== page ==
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Math IA - Matrix Binomials

Extracts from this document...

Introduction

IBO INTERNAL ASSESSMENT

Matrix Binomials

Mathematics SL Type I

Katie Xie

Mrs. Cheng

9/23/2008


Let X=image07.pngand Y=image08.png. Calculate X2, X3, X4; Y2, Y3, Y4.

X2=X ● X

X2=image07.pngimage07.png

X2=image104.png

X2=image24.png

X3=X2 ● X

(Matrix multiplication is associative)

X3=image24.pngimage07.png

X3=image122.png

X3=image09.png

X4=X3 ● X

X4=image09.pngimage07.png

X4=image19.png

X4=image12.png

Y2=Y ● Y

Y2=image08.pngimage08.png

Y2=image40.png

Y2=image37.png

Y3=Y2 ● Y

(Matrix multiplication is associative)

Y3=image37.pngimage08.png

Y3=image56.png

Y3=image58.png

Y4=Y3 ● Y

Y4=image58.pngimage08.png

Y4=image73.png

Y4=image39.png

As we can see, a general trend emerges as we increase the power of the matrix. There is a definite relationship between the power of the matrix and the end product (entries in the matrix). We observe that when X is to the power of 2, i.e. X2, the matrix’s entries are all 2’s; when X3, the entries are all 4’s; when X 4, the entries are all 8’s.

For the Y matrix, a similar pattern emerges, except in this case, we must note the negative signs. However, these two negative numbers always occupy the same position in the matrix when the power is increased.

Through consideration of the integer powers of X and Y, we can now find expressions for Xn, Yn, (X+Y)n.

We observe that the elements of the matrices appear to form a geometric sequence; thus we can use the general equation for a geometric sequence to determine the expressions for Xn, Yn, (X+Y)n:

image87.png, where Un=a specific term

                                    a=first term

...read more.

Middle

When a=2, i.e. A2=(2X)2:

A2=A●A

=image24.pngimage24.png

=image123.png

=image12.png

When a=2, i.e. A3=(2X)3:

A3=A2●A

=image12.pngimage24.png

=image124.png

=image125.png

When a=2, i.e. A4=(2X)4:

A4=A3●A

=image125.pngimage24.png

=image126.png

=image15.png

When a=-2, i.e. A= -2X:

A= -2image07.pngimage05.png

A=image10.png

When a= -2, i.e. A2=(-2X)2:

A2=A●A

=image10.pngimage10.png

=image11.png

=image12.png

When a= -2, i.e. A3=(-2X)3:

A3=A2●A

=image12.pngimage10.png

=

=image13.png

When a= -2, i.e. A4=(-2X)4:

A4=A3●A

=image13.pngimage10.png

=image14.png

=image15.png

When a=10, i.e. A=10X:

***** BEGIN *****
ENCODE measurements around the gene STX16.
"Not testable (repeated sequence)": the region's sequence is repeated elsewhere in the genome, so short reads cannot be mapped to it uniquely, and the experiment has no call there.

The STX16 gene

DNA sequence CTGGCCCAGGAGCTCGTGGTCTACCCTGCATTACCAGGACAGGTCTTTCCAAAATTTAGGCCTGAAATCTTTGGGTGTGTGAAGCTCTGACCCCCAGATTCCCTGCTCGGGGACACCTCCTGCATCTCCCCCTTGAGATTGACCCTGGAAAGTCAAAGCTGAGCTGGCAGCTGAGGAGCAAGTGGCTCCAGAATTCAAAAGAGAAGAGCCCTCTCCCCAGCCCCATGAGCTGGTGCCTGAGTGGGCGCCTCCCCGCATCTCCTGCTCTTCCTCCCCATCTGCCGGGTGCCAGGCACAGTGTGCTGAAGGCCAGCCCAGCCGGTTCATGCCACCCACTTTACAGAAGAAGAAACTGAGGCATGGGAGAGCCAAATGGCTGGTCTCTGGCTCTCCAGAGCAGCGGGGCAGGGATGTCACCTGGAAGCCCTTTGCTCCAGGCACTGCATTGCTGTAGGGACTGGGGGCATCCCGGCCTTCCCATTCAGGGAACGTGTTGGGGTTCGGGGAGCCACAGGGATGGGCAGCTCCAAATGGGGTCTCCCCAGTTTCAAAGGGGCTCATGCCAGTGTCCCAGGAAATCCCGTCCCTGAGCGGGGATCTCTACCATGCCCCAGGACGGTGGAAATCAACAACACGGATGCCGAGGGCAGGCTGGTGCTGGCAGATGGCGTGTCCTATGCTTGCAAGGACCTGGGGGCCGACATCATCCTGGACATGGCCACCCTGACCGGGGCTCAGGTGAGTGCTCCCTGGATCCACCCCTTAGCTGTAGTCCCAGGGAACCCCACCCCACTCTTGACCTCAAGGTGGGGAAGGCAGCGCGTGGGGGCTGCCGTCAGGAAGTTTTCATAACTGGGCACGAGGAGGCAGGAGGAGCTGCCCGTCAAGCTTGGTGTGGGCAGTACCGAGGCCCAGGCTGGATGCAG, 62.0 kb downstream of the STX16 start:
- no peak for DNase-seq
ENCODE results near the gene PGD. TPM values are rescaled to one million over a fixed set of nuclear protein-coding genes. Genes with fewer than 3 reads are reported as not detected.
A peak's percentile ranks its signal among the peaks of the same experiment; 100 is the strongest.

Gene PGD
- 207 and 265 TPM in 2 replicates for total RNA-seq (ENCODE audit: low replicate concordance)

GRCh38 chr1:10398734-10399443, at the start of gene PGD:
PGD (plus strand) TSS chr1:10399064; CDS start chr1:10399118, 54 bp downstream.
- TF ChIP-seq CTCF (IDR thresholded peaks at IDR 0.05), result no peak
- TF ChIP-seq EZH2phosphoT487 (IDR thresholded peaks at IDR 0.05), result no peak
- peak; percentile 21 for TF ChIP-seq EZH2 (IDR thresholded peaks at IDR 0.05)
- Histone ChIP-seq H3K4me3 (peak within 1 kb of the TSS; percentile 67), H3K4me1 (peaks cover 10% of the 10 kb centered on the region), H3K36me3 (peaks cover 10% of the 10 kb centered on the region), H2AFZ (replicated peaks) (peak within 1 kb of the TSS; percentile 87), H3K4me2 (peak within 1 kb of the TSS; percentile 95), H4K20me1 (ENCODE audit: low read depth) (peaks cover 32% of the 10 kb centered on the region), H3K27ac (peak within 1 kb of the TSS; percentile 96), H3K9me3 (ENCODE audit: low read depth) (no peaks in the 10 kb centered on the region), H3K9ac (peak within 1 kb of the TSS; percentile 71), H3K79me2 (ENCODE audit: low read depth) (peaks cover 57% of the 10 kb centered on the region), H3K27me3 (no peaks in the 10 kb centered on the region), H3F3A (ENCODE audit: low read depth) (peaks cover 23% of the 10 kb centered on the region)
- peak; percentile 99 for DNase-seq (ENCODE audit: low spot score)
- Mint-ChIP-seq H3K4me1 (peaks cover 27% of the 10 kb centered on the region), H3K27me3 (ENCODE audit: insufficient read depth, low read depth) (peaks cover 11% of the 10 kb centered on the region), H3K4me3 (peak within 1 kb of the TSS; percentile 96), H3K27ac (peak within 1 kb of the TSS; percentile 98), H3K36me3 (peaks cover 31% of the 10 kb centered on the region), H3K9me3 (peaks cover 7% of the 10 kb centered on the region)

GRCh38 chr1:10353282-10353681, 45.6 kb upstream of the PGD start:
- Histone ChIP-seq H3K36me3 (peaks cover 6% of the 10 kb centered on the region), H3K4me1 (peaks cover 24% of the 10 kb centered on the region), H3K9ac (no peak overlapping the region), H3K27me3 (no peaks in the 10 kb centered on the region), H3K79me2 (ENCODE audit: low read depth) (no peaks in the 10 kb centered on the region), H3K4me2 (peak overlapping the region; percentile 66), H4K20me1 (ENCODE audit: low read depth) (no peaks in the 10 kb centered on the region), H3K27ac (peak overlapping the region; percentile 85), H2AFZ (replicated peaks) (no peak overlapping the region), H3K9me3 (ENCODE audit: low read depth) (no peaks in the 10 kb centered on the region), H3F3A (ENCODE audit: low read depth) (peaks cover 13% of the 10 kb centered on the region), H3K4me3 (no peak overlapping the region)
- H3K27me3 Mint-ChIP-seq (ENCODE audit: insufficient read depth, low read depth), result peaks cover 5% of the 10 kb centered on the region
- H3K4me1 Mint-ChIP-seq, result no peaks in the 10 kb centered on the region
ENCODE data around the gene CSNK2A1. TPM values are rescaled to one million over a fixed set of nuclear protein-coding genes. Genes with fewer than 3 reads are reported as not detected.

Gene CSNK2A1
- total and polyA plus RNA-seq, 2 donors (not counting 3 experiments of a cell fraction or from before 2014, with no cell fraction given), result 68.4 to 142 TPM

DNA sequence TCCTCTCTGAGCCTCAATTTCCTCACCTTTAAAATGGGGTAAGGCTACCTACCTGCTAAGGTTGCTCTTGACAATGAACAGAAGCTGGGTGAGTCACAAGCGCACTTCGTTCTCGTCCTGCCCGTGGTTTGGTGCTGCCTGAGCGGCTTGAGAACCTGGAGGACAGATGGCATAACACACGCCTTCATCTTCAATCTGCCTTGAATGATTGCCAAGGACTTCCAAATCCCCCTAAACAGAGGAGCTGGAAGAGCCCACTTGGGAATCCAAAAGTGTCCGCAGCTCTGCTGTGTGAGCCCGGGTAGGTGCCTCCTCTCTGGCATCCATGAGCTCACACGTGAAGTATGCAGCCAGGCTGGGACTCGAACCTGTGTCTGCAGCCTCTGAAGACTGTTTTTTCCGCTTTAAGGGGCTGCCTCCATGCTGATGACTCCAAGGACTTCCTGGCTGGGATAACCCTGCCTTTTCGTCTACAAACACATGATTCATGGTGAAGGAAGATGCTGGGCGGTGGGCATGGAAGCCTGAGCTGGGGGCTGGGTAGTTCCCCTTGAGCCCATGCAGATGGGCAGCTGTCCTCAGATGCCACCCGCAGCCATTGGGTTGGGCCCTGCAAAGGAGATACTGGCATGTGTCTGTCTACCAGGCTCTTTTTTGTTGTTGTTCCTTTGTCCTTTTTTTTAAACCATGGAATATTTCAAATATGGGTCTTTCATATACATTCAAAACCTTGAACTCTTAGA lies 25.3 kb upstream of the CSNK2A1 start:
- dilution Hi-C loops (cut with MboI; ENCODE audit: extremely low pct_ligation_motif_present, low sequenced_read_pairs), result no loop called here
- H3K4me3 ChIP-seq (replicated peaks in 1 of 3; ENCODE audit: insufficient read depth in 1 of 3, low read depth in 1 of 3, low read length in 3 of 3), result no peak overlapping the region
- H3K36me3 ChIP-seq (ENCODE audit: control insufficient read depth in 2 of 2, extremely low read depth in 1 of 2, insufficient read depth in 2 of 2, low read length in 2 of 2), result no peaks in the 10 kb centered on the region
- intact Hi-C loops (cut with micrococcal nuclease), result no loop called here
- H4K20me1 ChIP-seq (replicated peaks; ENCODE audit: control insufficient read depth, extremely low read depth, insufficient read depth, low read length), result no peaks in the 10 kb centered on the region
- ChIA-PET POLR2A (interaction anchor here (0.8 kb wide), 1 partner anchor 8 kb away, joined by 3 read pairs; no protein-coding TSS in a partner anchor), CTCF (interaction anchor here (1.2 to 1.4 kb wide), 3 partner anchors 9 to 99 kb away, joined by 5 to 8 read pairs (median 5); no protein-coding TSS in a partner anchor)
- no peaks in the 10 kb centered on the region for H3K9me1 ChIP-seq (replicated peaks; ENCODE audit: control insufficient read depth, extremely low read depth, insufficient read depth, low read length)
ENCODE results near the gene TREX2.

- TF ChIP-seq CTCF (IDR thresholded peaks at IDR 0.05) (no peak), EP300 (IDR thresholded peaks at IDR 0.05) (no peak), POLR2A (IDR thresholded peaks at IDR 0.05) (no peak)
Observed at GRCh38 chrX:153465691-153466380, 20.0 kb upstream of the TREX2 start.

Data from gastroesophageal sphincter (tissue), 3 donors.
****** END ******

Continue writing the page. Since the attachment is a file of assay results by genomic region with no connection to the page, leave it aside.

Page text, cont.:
A=10image07.pngimage05.png

A=image16.png

When a=10, i.e. A2=(10X)2:

A2=A●A

=image16.pngimage16.png

=image17.png

=image18.png

When a=10, i.e. A3=(10X)3:

A3=A2●A

=image18.pngimage16.png

=image20.png

=image21.png

When a=10, i.e. A4=(10X)4:

A4=A3●A

=image21.pngimage16.png

=image22.png

=image23.png

Through consideration of the integer powers of A (2, -2, and 10), we can observe a pattern and find an expression for An.

For An when a=2:

When n=1, 2, 3, 4, … (integer powers increase), then the corresponding elements of each matrix are:

             1, 4, 16, 64, … These terms represent the pattern between the scalar values multiplied to

                                      A=aX where a=2 and hence A=image24.png to achieve an end product of An.

Thus, we can now deduce the geometric sequence of these scalar values using the general equation listed above:

image03.pngimage06.png

In the sequence {1, 4, 16, 64}, f=1

                                                   r=4

image25.png

image26.png

image27.png

Here, we can express r in terms of a (a=2):

r=4

4=2●2

image28.pngr=2a

We can also express image27.pngin terms of a:

image27.png

image29.png

For An when a= -2:

When n=1, 2, 3, 4, … (integer powers increase)

...read more.

Conclusion

(A+B)3=(A+B)2(A+B)

(A+B)3=image68.png

=image67.pngimage69.png

= image67.png(A+B)

=image70.png

But AB and BA both equal 0, as:

A=aX

=aimage07.png

=image71.png

B=bY

=bimage08.png

=image72.png

So AB=image71.pngimage72.png

=image74.png

=image75.png

=0

BA=image72.pngimage71.png

=image76.png

=image75.png

=0

We re-write image70.pngas image77.png

=image78.png

=image79.png

Where n=4, i.e. (A+B)4:

(A+B)4=( A+B)( A+B)( A+B)( A+B)

(A+B)4=( A+B)3(A+B)

(A+B) 4=image80.png(A+B)

=image81.png

=image82.png

=image83.png

=A4+B4

We can now find an expression for (A+B)n through consideration of the integer powers of (A+B) and observing the pattern that has emerged.

(A+B)=A+B

(A+B)2=A2+B2

(A+B)3=A3+B3

(A+B)4=A4+B4, and so on.

Thus, we can conclude that (A+B)n=An+Bn, which can be rewritten as follows (to be expressed in terms of X and Y):

(A+B)n=An+Bn

=(aX)n+(bY)n

=anXn+bn+Yn

Now we consider M=image84.png, where M=A+B:

M=A+B

image85.png= aX+bY

image85.png=image86.png+image88.png

image85.png=image85.png

image89.png

We can also prove that M2=A2+B2 (which we can use to later calculate M3=A3+B3, M4=A4+B4 to find a general statement for Mn, in terms of aX and bY):

M2=A2+B2

image84.pngimage84.png=(aX)2+(bY)2

image90.png=image86.pngimage86.png+image88.pngimage88.png

image91.png=image92.png+image93.png

image94.png=image95.png+image96.png

image94.png=image94.png

image97.png

Now, tracing the pattern in order to find the expression for Mn, we see that:

M=A+B=image85.png

M2=A2+B2=image94.png

M3=A3+B3= image98.png

M4=A4+B4=image99.png

Expressing Mn in terms of aX and bY (=A and B respectively), we have arrived at the general statement:

Mn=(aX)n + (bY)n, which we can also express as

Mn=anXn + bnYn.

...read more.

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